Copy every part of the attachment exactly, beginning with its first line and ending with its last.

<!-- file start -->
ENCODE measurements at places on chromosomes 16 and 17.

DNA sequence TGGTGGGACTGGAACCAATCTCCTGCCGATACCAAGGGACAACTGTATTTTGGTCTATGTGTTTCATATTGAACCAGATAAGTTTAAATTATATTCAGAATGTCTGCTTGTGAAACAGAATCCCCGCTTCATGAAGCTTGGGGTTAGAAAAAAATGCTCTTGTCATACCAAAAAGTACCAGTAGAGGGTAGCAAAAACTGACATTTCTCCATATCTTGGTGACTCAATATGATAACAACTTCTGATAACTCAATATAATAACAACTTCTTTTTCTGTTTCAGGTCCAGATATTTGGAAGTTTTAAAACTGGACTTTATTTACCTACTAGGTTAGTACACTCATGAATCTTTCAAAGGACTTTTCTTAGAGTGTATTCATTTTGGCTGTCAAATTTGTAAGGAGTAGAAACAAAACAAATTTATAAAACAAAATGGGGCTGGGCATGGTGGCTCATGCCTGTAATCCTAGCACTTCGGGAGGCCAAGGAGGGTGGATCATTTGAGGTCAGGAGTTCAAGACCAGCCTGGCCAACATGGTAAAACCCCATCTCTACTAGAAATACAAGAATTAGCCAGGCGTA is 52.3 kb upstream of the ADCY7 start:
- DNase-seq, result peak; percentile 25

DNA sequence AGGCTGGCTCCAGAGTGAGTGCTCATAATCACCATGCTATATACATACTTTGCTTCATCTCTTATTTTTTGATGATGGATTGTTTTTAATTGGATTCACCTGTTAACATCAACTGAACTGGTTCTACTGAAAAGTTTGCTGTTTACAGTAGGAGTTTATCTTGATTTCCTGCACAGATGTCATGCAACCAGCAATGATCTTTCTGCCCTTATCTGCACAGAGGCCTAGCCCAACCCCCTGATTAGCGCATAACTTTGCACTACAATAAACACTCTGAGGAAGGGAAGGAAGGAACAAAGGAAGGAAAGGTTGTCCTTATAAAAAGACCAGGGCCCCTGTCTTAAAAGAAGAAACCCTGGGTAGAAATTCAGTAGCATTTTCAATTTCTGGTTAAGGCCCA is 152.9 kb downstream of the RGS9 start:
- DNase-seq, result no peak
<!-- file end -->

ENCODE measurements at places on chromosomes 16 and 17.

DNA sequence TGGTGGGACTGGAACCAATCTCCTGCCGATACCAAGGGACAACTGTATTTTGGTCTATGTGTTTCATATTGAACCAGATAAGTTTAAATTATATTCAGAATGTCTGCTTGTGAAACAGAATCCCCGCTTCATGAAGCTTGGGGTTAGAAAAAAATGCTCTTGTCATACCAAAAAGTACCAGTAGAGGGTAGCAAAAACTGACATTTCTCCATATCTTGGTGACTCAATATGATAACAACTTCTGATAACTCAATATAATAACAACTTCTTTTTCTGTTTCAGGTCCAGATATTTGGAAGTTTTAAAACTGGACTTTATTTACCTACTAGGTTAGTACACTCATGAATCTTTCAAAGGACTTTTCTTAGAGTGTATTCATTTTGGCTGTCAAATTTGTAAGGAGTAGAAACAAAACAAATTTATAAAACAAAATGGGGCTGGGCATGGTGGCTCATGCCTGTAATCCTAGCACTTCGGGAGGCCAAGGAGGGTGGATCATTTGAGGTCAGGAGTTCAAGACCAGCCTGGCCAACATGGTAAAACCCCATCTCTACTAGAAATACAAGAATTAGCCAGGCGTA is 52.3 kb upstream of the ADCY7 start:
- DNase-seq, result peak; percentile 25

DNA sequence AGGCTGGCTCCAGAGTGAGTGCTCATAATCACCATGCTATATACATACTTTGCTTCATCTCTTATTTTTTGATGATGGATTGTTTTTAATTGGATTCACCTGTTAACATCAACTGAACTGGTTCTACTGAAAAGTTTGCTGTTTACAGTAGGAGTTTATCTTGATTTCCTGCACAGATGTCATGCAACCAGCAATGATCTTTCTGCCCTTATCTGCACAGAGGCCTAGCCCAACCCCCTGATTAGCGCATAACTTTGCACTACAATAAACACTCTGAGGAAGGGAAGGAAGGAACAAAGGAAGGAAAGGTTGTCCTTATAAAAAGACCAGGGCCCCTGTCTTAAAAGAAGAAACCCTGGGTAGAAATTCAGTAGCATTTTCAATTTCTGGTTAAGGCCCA is 152.9 kb downstream of the RGS9 start:
- DNase-seq, result no peak